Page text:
iCare-PD Interviews: Nurse Darlene Gilderson

Nurses are an integral part of any healthcare experience. iCare-PD as a project believes in balancing all parts of care and involving every part of the care process. From researchers to medical staff, every aspect is important for integrated care.

Recently I had the privilege to speak with Nurse Darlene Gilderson, a Canadian Nurse at The Ottawa Hospital in Canada. We met to discuss her involvement in our project, some of her experiences with treating Parkinson’s Patients, and what makes a good support system for patients looking to live independently. Her answers give an interesting perspective on Canadian patients and healthcare, as well as an idea of what it means to have realistic integrated care.

Siobhan Rollo
— Student in Digital Journalism at the University of Ottawa

Question: How did you join the iCare-PD project?

Answer: I had been working in a movement disorder clinic for seven years, and I was approached by Dr.Mestre.

Question: What skills and/or personality traits do you think are important for medical staff who treat patients with Parkinson’s Disease?

Answer: [They] have to have the knowledge of the disease, especially in neurology. Any nurse should be kind, and have the desire to see their patient succeed despite their condition. You want to see them live their best life.

Question: Who do you feel are some of the key medical professionals involved in the care process for Parkinson’s Disease?

Answer: That’s tricky, it’s very individualistic. It depends on how they were [living] before their diagnosis. A lot of patients rely on specialists [throughout their treatment].

Question: What do you feel are key components of healthcare for patients with Parkinson’s Disease who want to live more independently?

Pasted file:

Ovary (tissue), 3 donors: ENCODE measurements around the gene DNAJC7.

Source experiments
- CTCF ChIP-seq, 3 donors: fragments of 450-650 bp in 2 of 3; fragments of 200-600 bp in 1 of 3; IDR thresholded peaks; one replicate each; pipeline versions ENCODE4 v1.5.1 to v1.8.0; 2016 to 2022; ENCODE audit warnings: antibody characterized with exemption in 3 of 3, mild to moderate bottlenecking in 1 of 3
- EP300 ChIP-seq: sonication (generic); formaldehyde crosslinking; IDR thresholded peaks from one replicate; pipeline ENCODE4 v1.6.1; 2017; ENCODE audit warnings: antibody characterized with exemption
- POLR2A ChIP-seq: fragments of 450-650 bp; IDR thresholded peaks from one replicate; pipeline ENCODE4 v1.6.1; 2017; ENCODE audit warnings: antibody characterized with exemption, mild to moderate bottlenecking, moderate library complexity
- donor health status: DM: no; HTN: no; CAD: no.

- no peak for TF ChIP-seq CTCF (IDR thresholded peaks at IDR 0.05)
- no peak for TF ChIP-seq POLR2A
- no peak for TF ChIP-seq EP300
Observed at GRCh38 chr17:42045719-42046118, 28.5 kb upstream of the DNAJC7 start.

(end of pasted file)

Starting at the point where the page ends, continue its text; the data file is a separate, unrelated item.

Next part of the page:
Answer: That question is tricky too… you always need a neurologist. [Particularly] newly diagnosed patients want to be more independent. Regular checkups are important.

Question: Who are some of the key medical components of Parkinson’s treatment itself?

Answer: The most important is the patient’s attitude and their family. As far as medical professionals go, it’s often neurologists, physiotherapists, care nurses, psychotherapists, and speech therapists as their condition progresses.

Question: Does the iCare-PD mission statement (Addressing complex care of Parkinson’s Disease in contemporary society) resonate with you as a healthcare service provider?

Answer: Yes, it does.

Question: Would you add anything to the mission statement if you could?

Answer: No, I don’t think so.

Question: In your experience, how does the cultural diversity of iCare-PD benefit the project?

Answer: [I believe] it’s beneficial because we’re getting a bunch of different [global] pools, we see how each benefits patients differently. Across the board there are benefits. In my perspective, Europeans… have a different perspective on healthcare than Canadians. We learn what works in each part of the world.

Question: What does integrated care mean to you?

Answer: To me, it means all the care aspects we create. It means an individualistic approach for the patient to live their best life.

Question: What benefits are there to integrated care?

Answer: Some of the benefits are improved self-esteem of the patient, anxiety relief- that’s important, as a lot of newly diagnosed patients have anxiety about their condition. It gives them more security.